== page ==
Subscribe to Ford Authority for more F-150 news and around-the-clock Ford news coverage.

Source: Business Wire

Shane is a car guy with a fondness for Mustangs and off-roading.

Subscribe to Ford Authority

For around-the-clock Ford news coverage

We'll send you one email per day with the latest Ford updates. It's totally free.


  1. Rich

    I can tell you from my own experience, owning F150s in the past, you have to have a very light foot in-order to achieve good mileage, it’s very hard to do when everyone around you drives like they are going to a fire, accelerating from one stop light to another and then sitting there wasting fuel waiting for light to change.
    Maybe the mileage could be better, but motorist’s driving habits are the main reason for poor mileage along with improper tire inflation. I see a lot of vehicles being driven with tires that are under inflated, which creates more drag and wastes more fuel.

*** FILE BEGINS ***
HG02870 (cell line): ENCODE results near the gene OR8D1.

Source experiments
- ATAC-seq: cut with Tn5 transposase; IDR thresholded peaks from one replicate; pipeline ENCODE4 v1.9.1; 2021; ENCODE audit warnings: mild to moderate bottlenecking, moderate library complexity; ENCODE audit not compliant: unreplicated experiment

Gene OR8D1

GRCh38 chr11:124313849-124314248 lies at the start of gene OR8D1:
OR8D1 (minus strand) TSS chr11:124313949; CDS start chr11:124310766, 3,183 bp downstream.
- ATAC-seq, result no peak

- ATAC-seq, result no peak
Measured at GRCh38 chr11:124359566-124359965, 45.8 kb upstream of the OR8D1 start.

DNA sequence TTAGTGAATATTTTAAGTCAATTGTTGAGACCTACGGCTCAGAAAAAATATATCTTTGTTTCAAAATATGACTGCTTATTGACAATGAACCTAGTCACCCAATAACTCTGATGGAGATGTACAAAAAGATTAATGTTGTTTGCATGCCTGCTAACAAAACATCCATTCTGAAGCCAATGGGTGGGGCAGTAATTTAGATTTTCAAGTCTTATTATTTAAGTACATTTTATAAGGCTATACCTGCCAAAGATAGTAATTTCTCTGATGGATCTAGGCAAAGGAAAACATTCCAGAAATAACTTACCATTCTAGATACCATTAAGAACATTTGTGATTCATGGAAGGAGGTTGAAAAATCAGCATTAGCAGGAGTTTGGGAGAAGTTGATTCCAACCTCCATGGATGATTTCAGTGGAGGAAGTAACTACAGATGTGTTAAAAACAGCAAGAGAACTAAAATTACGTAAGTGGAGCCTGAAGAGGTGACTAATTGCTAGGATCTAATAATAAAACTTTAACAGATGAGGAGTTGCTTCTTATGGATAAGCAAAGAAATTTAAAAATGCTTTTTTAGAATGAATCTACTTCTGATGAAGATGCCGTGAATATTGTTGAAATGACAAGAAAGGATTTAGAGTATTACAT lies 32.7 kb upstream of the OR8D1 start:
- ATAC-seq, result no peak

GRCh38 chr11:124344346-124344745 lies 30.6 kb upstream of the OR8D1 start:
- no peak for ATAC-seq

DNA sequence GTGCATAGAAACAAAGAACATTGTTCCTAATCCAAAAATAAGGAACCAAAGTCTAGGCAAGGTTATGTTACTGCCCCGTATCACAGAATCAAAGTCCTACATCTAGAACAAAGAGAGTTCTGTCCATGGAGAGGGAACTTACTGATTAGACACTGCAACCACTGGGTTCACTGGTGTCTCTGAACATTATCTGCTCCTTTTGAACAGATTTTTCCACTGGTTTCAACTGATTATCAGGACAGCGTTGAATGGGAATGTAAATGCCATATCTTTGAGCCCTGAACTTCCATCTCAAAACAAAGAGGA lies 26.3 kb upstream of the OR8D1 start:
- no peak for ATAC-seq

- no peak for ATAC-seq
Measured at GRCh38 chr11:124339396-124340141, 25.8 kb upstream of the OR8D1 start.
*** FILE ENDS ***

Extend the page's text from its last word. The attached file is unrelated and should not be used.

2. Bob Eilers

    I didn’t buy my truck for good gas mileage. I bought it to carry stuff. If I wanted good gas mileage I would have bought a Honda civic. When buying my trucks ( quite a few over the last 50 years) I never consider gas mileage.

    1. Scott

      … you missed the point, Einstein. This isn’t about good gas mileage, it’s about BEING LIED TO …

  3. George S

    I can guarantee that 50% of the driver will get less, the other half better than mileage estimates. Any vehicle. Living at high attitude or sea level will affect MPG. Beside I though the EPA comes up with the numbers from their testing, of not they set the test requirements.